Sexual harassment is a serious offence and is also deemed a form of unfair discrimination. The Employment Equity Act (EEA) stipulates that an employer violates the law if he/she fails to take the necessary steps in cases of alleged sexual harassment. Section 60(3) of the EEA holds an employer liable for the unlawful, discriminatory conduct of its workers.
Defined as “unwanted behaviour of a sexual nature that violates the rights of an employee”, this behaviour includes any physical, verbal or non-verbal sexual conduct that makes the victim feel uncomfortable.
Sexual harassment violates the following rights of the victim:
- The right to a work environment free from sexual harassment
- The right to be treated with respect and dignity in the workplace
- The right to equality and not to be discriminated against on the grounds of sex
Behaviour will only be considered sexual harassment if it has a sexually unwanted undertone. The unwanted nature is distinguished from behaviour that is welcomed and reciprocated.
Sexual attention becomes sexual harassment when:
- The recipient has made it clear that the behaviour is not welcome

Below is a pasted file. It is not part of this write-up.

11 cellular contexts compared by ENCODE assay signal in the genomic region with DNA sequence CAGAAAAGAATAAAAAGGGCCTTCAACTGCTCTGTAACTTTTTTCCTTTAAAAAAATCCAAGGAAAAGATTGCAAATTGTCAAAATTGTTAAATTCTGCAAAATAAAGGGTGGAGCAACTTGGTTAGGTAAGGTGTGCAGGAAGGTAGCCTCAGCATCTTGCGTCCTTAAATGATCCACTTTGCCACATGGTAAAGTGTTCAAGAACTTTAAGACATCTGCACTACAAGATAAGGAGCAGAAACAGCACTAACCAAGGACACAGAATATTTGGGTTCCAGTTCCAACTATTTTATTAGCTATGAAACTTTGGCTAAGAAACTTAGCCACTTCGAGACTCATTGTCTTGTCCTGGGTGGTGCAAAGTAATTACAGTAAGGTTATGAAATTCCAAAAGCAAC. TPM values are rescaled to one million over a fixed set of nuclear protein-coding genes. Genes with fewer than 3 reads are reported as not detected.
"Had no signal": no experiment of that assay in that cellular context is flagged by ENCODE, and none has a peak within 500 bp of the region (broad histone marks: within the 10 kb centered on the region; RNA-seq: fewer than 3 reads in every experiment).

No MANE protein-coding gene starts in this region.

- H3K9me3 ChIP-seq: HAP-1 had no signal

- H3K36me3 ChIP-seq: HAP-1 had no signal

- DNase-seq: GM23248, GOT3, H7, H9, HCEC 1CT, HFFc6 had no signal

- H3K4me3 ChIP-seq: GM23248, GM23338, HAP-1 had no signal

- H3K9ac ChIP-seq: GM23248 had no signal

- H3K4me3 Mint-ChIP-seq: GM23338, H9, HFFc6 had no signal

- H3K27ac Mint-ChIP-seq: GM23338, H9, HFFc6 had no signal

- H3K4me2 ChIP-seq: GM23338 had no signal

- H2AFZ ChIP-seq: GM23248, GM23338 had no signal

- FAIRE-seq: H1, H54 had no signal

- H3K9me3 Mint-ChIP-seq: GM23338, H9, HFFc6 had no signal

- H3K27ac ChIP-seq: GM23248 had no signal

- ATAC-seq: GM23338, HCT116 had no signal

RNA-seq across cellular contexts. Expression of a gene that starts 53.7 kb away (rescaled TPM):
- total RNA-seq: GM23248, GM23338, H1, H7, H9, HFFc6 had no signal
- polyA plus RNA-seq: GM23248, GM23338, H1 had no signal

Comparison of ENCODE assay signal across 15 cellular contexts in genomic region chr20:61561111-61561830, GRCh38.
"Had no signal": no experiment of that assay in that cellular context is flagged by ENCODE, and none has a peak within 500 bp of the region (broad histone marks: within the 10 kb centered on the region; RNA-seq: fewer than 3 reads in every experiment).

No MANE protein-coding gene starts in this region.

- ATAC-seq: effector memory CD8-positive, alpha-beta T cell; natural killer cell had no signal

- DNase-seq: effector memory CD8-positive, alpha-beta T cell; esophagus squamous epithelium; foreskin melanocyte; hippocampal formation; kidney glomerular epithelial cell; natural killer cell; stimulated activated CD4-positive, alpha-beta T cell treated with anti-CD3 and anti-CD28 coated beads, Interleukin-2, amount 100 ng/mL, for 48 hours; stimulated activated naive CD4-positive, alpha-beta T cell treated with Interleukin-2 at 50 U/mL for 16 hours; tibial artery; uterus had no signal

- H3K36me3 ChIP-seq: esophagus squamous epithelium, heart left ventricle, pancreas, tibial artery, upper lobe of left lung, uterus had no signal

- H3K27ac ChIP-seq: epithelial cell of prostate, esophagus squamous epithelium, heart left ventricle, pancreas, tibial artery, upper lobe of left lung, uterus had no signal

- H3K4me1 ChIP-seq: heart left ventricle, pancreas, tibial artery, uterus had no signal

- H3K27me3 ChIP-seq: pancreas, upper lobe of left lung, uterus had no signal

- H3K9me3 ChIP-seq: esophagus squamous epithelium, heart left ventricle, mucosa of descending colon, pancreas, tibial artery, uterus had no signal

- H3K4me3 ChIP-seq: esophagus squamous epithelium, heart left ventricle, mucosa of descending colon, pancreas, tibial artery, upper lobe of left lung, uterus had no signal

- The behaviour persists
- The offender should have known that the behaviour was considered unacceptable
- Sexual harassment can occur between any sexes, and is independent of ethnic origin. The employer as well as the employee can be guilty. Even contractors and suppliers do not escape responsibility.
Employers need to put policies and procedures in place to curb this conduct. It must be clear to all employees in the workplace that sexual harassment will not be tolerated, what actions are considered sexual harassment, how it should be reported and how it will be dealt with. An employee who is suspected of being a victim must be reassured that all conversations will be confidential and handled with the necessary sensitivity. In addition to the fact that such behaviour can harm a victim, it can also damage the reputation of the business.
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